Walking in town this morning, an explosion of purple-clad, deliriously happy girls running down the sidewalk. On their way to a dance competition at the nearby Del Mar fairgrounds, it turned out.

Remembering some of the comments on this thread, I waved them down and asked if I could take a picture -- then sent a copy to the mom-in-charge who was keeping them all corralled. Lucked out, everyone of them looked happy!

But here's the dilemma. The REAL photograph would have been of all the kids just running full-tilt. But I thought I should ask first...
You could have taken both pictures with no problem I would suspect, especially since you would have been asking for a posed one afterward. No reason you couldn't have deleted the candid one if the mom-in-charge didn't like it.
04-28-2013, 12:53 AM   #68
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QuoteOriginally posted by bossa Quote
This is what I was responding to:


I'm not interested in hypotheticals here as this was a conscious attempt to shoot the guy in the upper left and was meant to portray his 'attitude to women' The girl was meant to be giving 'the bird' but held up the wrong finger but it still works and has some additional ambiguity as a result. The tension between the figures, both anonymous, works for me.

I am an artist exploring with cameras for my paintings, using them to develop ideas but I appreciate the responsibility I have when using someones image for my own purposes. In this case anonymity protects the female (and the male) allowing her to act as a compositional visual device and an ethical one in the scene.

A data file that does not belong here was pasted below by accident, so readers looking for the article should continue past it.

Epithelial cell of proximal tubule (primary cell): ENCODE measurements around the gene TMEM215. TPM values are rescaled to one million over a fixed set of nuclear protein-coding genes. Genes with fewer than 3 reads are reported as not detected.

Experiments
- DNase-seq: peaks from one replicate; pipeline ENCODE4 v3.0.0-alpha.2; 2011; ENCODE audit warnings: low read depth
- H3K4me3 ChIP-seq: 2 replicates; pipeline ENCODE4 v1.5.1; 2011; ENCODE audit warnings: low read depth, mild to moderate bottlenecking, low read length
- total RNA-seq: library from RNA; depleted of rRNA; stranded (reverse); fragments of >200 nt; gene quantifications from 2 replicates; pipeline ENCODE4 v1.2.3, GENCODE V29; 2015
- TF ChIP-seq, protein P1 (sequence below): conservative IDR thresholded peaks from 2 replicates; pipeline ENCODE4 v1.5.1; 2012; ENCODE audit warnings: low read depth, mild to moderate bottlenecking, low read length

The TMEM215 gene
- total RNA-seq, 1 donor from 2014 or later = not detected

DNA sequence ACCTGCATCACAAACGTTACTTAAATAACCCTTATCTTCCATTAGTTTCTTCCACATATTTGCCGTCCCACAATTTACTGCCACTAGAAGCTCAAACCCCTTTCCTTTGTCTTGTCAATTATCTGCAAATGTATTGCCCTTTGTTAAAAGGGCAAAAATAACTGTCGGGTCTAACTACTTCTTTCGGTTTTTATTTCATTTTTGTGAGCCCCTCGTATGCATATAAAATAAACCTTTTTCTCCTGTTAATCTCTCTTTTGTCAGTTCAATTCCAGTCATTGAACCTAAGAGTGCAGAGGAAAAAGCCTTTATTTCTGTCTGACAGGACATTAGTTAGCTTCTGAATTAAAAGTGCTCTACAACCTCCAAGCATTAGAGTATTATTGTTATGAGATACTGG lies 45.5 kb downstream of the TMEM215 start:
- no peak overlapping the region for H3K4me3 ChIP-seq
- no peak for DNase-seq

Like I said.

QuoteOriginally posted by MD Optofonik Quote
Please keep i mind the context of my particular post. I am considering how the subject would feel about the photograph exclusive of how the how the photographer feels about it. I used it to illustrate that it's not just about ethics, it's about consideration of an unknowing subject's feelings.

It's not about you.


Last edited by MD Optofonik; 04-28-2013 at 12:59 AM.
04-28-2013, 02:06 AM   #69
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QuoteOriginally posted by jon404 Quote
Walking in town this morning, an explosion of purple-clad, deliriously happy girls running down the sidewalk. On their way to a dance competition at the nearby Del Mar fairgrounds, it turned out.

Remembering some of the comments on this thread, I waved them down and asked if I could take a picture -- then sent a copy to the mom-in-charge who was keeping them all corralled. Lucked out, everyone of them looked happy!

But here's the dilemma. The REAL photograph would have been of all the kids just running full-tilt. But I thought I should ask first...
Doing that is letting the moment go by, since the scenery does change when people know they are going to be on a picture. Streetcandids need their anonymus moment I think.
04-29-2013, 05:49 AM   #70
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QuoteOriginally posted by falconeye Quote
But it is against the law to publish them w/o a model release
In all 50+ states; it is not illegal to publish any photography of an adult subject that was taken in public. Unfortunately there are also a few exceptions. If any of the subjects might be (trying to state tactfully) sans certain items of clothing, then technically one could be held liable for nuisance type of laws, etc... But generally as long as any item occurs in public (and also the subject is an adult) it's all fair game.